Weather news and views from Brian Gaze.
Published 17th May, 15:10
A well known piece of weather lore says, "Never Cast A Clout Until May Is Out". Clout is an old English word for cloth, so the warning in the saying is that chilly conditions are still possible until the end of the month. That has been the case at times recently and there have been some chilly nights. Nonetheless, it looks as though the rest of May will bring a lot of settled and increasingly warm weather. However, it won't be completely dry and regional variations are expected.
In the short to medium term high pressure will probably have a lot of influence on the UK's weather. The details are uncertain though and at times more changeable interludes are possible as high pressure is eroded to an extent.
The GFS forecast pressure chart for Saturday, 27th May indicates that high pressure will be centred to the west of the UK. It suggests mainly dry, settled and rather warm conditions.
Spring often brings mixed weather, but this year that tendency has probably been increased by the Sudden Stratospheric Warming (SSW) which took place in late winter. It is likely to have been one of the factors leading to high pressure being centred further at times than is usually the case. In turn, areas of low pressure have pushed towards the UK and brought very wet periods to the UK.
The GFS chart shown above is just a snapshot from one computer model which updates every 6 hours. Therefore, it shouldn't be considered on its own when looking more than a few days ahead.
The key is whether the ensemble data supports the scenario. An ensemble model is run many times, with the starting conditions altered slightly in each instance to help account for uncertainty about the current state of the atmosphere.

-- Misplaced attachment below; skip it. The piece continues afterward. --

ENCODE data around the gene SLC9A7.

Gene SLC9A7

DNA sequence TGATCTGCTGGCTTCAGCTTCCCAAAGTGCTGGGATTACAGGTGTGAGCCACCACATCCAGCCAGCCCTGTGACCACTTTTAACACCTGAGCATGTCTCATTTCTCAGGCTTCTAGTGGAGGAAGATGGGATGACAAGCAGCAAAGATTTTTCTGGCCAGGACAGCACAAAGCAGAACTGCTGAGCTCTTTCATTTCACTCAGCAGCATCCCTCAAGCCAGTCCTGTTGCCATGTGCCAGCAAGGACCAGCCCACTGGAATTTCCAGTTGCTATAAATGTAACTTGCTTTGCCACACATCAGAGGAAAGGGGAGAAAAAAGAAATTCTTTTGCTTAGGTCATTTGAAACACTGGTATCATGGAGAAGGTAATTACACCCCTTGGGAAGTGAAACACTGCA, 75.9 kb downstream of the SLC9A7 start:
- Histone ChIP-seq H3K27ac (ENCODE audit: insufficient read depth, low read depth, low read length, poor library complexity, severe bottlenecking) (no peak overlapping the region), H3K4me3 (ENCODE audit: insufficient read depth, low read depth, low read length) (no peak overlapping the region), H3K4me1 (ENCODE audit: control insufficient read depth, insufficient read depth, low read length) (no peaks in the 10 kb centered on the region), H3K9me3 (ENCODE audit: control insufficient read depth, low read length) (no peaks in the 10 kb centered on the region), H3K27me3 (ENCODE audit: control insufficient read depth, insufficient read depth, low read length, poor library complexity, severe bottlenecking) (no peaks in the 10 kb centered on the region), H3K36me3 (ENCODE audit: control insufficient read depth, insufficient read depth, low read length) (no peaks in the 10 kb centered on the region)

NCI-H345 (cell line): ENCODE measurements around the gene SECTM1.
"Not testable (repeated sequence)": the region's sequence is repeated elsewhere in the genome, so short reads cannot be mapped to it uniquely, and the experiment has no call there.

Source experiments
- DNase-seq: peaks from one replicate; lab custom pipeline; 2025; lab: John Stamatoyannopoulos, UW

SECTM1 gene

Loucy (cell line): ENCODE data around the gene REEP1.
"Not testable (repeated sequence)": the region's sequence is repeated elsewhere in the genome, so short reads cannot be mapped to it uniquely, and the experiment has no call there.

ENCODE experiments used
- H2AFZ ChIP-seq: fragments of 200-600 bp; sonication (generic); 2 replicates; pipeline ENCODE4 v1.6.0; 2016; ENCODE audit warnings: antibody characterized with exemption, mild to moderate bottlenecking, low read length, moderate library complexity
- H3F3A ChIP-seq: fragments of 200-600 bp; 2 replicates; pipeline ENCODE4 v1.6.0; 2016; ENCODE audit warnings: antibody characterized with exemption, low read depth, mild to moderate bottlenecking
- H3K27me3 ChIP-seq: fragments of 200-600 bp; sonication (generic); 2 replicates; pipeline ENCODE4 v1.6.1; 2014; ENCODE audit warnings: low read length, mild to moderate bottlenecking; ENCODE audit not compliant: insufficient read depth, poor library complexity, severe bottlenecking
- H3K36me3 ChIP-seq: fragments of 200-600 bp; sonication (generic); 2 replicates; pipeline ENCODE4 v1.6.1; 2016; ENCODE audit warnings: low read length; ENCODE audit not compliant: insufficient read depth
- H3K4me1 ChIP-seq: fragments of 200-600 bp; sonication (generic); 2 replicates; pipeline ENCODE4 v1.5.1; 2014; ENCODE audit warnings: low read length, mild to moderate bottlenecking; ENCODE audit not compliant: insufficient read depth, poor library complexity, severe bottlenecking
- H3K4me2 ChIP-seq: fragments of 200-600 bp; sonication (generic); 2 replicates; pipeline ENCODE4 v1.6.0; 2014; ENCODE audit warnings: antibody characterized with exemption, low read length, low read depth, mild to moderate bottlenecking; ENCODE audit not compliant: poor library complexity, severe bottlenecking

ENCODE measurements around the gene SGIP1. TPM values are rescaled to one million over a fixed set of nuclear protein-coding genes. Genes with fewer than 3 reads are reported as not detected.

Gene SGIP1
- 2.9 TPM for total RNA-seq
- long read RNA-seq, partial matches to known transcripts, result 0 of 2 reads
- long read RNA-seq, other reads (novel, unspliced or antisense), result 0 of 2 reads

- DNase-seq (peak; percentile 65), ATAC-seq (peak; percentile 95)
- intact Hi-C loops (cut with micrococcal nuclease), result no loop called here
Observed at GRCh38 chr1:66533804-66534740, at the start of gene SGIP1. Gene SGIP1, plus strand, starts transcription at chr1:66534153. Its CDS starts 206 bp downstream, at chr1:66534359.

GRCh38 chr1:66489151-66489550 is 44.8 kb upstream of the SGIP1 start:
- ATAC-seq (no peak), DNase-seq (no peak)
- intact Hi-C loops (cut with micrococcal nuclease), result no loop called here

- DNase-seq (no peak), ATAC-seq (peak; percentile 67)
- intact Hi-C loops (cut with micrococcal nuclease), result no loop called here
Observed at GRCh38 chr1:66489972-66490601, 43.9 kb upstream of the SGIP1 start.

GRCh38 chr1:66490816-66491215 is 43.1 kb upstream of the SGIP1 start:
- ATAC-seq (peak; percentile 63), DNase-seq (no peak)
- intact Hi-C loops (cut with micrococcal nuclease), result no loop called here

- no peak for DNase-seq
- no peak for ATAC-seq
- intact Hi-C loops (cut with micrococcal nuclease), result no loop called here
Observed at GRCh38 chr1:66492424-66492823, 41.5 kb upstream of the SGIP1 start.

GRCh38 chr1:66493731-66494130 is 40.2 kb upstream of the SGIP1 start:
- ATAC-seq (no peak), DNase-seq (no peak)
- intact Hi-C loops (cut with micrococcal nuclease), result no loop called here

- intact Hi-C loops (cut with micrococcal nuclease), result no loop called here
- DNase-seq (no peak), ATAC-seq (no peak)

The graph below for London is generated using data from the GEFS ensemble model. It shows forecast air temperatures at about 1500m above sea level and precipitation rates from all of the individual runs for the next 16 days.
The key points to note are:
1) Air temperatures are increasing. Through the first few days they are forecast to be close to the 30 year norm which is shown by the thick black line. By the last week of May they are well above it.
2) Precipitation amounts remain low. There are spikes on the lower part of the chart (each one indicates a forecast of rain from an individual run at that time) but they are small as well as few and far between
Even ensemble based forecasts can change quite quickly. Nonetheless, the trend visible on this chart has been showing for several days now.
As the air mass warms over the UK how will temperatures at the ground level respond? Quite positively if the GEFS is correct, particularly in southern Britain.
The data table below shows the forecast daily maximum temperatures for London from all of the GEFS runs for next 16 days. The different colours represent temperature ranges. Initially the light orange dominates, it is used to show the percentage of runs forecasting between 16C and 20C. However, during the last week of the month the amount of darker orange increases. By 29th May 61% of the runs are in this category, which is from 21C to 25C.
Therefore, it's not yet looking hot. Nonetheless, maximum temperatures of between 21C and 25C would be pleasant for many people. Also, temperatures in locations further north will generally be lower.
The combination of drier and warmer conditions suggests a promising picture for those looking forward to enjoy outdoor activities, gardening, or festivals later this month. After an uncertain start the barbecue season may finally find its mojo! Despite the promising signs it is worth remembering that when looking this far ahead at the weather prospects in the UK there is always an element of uncertainty.
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